It was the summer of 2002, and we were rockin’ at Hawthorne Race Course in Cicero. We produced a concert series there every summer for years with some of the biggest names in country, rock and R&B. Of the 30-plus shows we did, one stands out as a career moment for me. It was with “the hardest working man in show business” – James Brown.
We built a concert venue in the center of the racetrack. It was an awesome concept that added excitement to the already cool experience of “the sport of kings,” horse racing, but it wasn’t easy. We had to do load-ins, set-up and sound checks in between the times the horses did their practice runs on the track. This was an environment where million-dollar thoroughbreds were kings, and the track caretakers were on a first-name basis with every blade of grass, so the tension was already high.
The electricity in the air that day was at an all-time level. First of all, about 25 gentlemen in suits and bow ties showed up early, establishing themselves as “Mr. Brown’s personal security force.” Who was I to argue? Then, with an illusion of a musical fanfare that just played in my head, a convoy of four limousines came across the course at a slow – yet attention-grabbing – pace.
The cars surrounded the construction trailers-turned into dressing rooms. Hoping to meet “the man,” I approached his limo, at which I was met with a blank stare from a bow-tied gentleman the size of a small Ford pickup. Lucky for him, I backed off. They whisked someone in a robe and wrapped in a towel from the limo into the dressing room, kind of a strange entrance, but it had been strange there all morning.
There are countless stories about entertainer contract riders – “green M&M” demands, etc. Among the extensive list of upscale food, high-end liquor and fine champagnes I was to shop for was one of those table-model hair dryers. You know, the ones our moms used at the local hair salon that fit completely over their heads. I spent two weeks seeking this item out, finally finding one in a resale shop on Cicero Avenue.
When a blue jump-suited James emerged from the dressing room, I realized that retro-hair dryer was not for the female backup singers; it was to properly form the helmet-style quaff he sported. Now it made sense.
He approached me and gave me the two-finger-fist “peace and love” gesture that was so common in his world. We walked together surveying the stage and the racetrack itself. He kept nodding and smiling. It was an intimate conversation – it was just me, James and about 40 of his closest friends (in bow ties). “You put this together,” he asked in an Eddie Murphy fashion. “Uh, yes,” I responded nervously. “You a genius. Gamblin’ and music, just like Vegas! Folks here gonna love it,” he said. He was a lot warmer than I had expected.
The show was something I had never seen before, and have not seen since. The stage was full of people. I mean FULL! Each side had a complete band! I am talking two drummers, two bass players, two horn sections, several guitar players and a slew of backup singers! The volcanic sound was crazy, a visual and audio extravaganza! Then this small-framed man in a bright suit and a wide-brimmed hat slowly walked onto the stage, grasped the microphone and proclaimed to the euphoric audience that, “Right about now, it’s star time.” He continued with a goosebump-creating intro that ended with, “Ladies and Gentlemen, The Godfather of Soul, Jaaaaaaaaames Brown!”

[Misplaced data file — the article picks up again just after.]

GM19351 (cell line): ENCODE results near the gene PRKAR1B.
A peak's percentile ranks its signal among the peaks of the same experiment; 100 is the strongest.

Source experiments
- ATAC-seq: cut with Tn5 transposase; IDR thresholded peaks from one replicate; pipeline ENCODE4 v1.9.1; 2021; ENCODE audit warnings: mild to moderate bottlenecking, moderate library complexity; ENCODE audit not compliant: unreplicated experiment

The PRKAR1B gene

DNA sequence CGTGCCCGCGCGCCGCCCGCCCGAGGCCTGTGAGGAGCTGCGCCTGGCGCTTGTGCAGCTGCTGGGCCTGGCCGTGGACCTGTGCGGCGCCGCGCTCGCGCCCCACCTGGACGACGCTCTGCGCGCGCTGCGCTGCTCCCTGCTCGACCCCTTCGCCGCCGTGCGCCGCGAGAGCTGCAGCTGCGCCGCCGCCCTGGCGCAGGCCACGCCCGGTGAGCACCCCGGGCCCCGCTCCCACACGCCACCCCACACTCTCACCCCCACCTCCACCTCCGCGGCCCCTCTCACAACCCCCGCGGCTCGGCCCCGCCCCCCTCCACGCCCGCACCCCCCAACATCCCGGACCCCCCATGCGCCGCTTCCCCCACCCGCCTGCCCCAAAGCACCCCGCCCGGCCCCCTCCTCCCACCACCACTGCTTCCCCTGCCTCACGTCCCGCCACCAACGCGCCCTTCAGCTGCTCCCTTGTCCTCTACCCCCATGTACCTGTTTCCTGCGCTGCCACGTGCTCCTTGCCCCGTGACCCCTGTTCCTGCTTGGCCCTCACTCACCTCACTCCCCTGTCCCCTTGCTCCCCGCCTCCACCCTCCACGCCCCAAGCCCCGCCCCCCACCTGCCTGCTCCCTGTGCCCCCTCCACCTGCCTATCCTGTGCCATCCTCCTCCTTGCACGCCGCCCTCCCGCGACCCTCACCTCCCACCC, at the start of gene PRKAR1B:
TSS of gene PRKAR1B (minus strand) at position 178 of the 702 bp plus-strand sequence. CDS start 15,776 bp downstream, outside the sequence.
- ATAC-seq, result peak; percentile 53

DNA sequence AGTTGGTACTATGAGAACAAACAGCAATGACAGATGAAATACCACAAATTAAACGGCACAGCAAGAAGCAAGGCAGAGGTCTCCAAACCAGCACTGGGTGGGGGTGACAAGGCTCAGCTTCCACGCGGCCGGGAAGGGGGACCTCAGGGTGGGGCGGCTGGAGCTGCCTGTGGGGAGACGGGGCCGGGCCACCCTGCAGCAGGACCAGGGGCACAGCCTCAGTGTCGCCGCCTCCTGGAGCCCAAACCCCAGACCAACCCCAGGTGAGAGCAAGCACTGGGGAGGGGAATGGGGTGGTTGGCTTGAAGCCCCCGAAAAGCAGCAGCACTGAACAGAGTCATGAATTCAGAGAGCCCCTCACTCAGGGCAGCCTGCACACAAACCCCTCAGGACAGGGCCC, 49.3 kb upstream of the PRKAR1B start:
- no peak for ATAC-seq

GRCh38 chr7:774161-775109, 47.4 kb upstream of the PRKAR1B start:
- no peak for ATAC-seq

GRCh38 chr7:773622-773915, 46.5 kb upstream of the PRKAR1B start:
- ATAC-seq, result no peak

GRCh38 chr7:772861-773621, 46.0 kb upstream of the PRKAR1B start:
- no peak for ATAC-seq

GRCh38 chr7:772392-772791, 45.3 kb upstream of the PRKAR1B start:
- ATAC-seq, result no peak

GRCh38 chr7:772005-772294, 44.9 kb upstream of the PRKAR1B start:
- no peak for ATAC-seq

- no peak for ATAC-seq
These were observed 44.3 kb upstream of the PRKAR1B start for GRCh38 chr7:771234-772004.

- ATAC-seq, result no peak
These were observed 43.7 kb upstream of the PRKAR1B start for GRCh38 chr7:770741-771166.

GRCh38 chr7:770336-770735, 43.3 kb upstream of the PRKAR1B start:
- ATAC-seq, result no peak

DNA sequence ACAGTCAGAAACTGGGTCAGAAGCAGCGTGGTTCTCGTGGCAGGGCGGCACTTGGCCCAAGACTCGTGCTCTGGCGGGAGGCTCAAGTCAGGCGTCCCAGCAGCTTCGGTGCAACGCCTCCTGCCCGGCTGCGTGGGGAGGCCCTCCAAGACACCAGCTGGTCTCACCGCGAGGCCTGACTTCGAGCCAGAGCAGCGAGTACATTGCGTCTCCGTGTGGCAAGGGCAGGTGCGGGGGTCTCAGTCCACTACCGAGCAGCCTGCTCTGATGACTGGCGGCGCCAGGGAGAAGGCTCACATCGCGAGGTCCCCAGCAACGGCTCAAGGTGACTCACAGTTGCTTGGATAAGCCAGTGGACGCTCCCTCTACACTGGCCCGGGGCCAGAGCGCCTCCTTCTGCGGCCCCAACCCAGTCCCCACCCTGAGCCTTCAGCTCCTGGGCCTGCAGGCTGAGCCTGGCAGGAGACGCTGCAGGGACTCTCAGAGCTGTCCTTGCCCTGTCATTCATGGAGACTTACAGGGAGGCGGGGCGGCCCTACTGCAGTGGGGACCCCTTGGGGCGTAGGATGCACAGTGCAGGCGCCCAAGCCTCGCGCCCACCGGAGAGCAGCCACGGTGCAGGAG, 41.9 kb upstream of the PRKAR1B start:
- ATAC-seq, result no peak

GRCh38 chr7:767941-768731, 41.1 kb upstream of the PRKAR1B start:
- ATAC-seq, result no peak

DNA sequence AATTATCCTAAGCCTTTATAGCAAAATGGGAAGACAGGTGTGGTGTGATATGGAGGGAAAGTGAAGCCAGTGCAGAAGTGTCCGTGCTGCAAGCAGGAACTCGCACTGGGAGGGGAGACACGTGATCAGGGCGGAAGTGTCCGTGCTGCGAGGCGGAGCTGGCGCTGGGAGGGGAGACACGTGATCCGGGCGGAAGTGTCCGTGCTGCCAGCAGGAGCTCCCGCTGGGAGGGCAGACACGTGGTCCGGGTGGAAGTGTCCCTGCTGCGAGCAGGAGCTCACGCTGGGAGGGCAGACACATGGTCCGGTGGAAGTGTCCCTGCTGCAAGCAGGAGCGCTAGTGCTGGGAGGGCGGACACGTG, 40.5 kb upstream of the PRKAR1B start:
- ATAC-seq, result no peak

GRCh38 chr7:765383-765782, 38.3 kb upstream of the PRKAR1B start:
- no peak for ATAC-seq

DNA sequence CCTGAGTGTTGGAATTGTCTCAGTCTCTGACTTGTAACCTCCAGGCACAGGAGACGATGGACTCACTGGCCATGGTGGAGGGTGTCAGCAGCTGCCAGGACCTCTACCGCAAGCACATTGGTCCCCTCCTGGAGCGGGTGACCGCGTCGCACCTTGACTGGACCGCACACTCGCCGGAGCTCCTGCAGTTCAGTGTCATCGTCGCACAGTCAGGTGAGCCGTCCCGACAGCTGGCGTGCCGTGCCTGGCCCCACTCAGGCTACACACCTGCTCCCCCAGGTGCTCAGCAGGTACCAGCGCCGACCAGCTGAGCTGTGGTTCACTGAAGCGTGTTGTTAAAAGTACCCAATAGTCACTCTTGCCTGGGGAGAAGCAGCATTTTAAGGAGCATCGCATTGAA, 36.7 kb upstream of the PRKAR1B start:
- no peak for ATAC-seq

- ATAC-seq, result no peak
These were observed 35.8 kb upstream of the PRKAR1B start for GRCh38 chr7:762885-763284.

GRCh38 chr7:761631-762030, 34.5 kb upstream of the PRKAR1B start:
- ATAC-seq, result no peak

He exploded onto the stage and for two solid hours did not stop. Hit after hit after hit, legendary instrumentals and the ever-so-entertaining interaction with the band members. It was exhausting! I literally had to pull the power on the show – the horses needed to take the track back!
Then the person who introduced him came back on stage at the end of his mega-soulful rendition of “Please, Please, Please” and covered the perspiration-drenched godfather on his knees with a red cape, a tradition he had been performing since they met at New York City’s Apollo Theatre in 1960.
His name is Danny Ray and I spent some time with the soul icon after the show.
“Why in the world does he use two bands?” I asked. “He has for most of his career,” he said. “James always worked so hard, he would wear out the musicians, so he needed two bands.” Boy, did that make sense.
As the show ended and his entourage pulled away, I went into the dressing room to see if any of that $800 of food and liquor was left. It was clean. The only thing left was an interesting piece of rock ‘n roll memorabilia that still sits on a dusty shelf in my garage today. If anyone needs a helmet-style hair dryer, give me a call.
• Ron Onesti is president and CEO of Onesti Entertainment Corp. and the Arcada Theatre in St. Charles. Send comments or celebrity questions to firstname.lastname@example.org.